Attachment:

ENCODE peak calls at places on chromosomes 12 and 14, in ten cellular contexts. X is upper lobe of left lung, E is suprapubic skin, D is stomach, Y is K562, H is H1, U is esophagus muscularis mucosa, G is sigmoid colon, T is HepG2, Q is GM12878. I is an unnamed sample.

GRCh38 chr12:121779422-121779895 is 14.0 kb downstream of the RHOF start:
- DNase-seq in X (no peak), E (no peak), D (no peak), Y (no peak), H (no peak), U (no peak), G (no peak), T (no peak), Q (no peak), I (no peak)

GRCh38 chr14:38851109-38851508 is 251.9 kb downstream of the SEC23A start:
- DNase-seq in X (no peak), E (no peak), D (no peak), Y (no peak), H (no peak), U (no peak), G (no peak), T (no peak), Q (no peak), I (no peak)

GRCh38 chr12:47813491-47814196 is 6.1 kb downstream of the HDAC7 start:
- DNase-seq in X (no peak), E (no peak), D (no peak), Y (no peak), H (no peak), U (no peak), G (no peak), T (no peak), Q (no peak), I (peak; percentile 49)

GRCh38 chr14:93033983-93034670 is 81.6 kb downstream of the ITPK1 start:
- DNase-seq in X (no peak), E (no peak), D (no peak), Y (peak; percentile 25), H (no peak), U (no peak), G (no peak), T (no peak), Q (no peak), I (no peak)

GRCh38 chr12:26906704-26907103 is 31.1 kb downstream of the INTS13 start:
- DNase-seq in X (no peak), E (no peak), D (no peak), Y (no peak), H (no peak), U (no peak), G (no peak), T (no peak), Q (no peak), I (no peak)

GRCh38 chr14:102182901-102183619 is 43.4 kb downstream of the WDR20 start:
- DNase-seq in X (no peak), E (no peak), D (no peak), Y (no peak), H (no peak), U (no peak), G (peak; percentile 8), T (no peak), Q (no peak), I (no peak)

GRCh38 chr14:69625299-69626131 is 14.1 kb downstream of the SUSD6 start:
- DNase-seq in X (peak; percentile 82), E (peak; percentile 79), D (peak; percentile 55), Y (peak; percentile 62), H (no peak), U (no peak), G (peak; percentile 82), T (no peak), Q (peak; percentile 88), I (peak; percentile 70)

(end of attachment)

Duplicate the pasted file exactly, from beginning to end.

ENCODE peak calls at places on chromosomes 12 and 14, in ten cellular contexts. X is upper lobe of left lung, E is suprapubic skin, D is stomach, Y is K562, H is H1, U is esophagus muscularis mucosa, G is sigmoid colon, T is HepG2, Q is GM12878. I is an unnamed sample.

GRCh38 chr12:121779422-121779895 is 14.0 kb downstream of the RHOF start:
- DNase-seq in X (no peak), E (no peak), D (no peak), Y (no peak), H (no peak), U (no peak), G (no peak), T (no peak), Q (no peak), I (no peak)

GRCh38 chr14:38851109-38851508 is 251.9 kb downstream of the SEC23A start:
- DNase-seq in X (no peak), E (no peak), D (no peak), Y (no peak), H (no peak), U (no peak), G (no peak), T (no peak), Q (no peak), I (no peak)

GRCh38 chr12:47813491-47814196 is 6.1 kb downstream of the HDAC7 start:
- DNase-seq in X (no peak), E (no peak), D (no peak), Y (no peak), H (no peak), U (no peak), G (no peak), T (no peak), Q (no peak), I (peak; percentile 49)

GRCh38 chr14:93033983-93034670 is 81.6 kb downstream of the ITPK1 start:
- DNase-seq in X (no peak), E (no peak), D (no peak), Y (peak; percentile 25), H (no peak), U (no peak), G (no peak), T (no peak), Q (no peak), I (no peak)

GRCh38 chr12:26906704-26907103 is 31.1 kb downstream of the INTS13 start:
- DNase-seq in X (no peak), E (no peak), D (no peak), Y (no peak), H (no peak), U (no peak), G (no peak), T (no peak), Q (no peak), I (no peak)

GRCh38 chr14:102182901-102183619 is 43.4 kb downstream of the WDR20 start:
- DNase-seq in X (no peak), E (no peak), D (no peak), Y (no peak), H (no peak), U (no peak), G (peak; percentile 8), T (no peak), Q (no peak), I (no peak)

GRCh38 chr14:69625299-69626131 is 14.1 kb downstream of the SUSD6 start:
- DNase-seq in X (peak; percentile 82), E (peak; percentile 79), D (peak; percentile 55), Y (peak; percentile 62), H (no peak), U (no peak), G (peak; percentile 82), T (no peak), Q (peak; percentile 88), I (peak; percentile 70)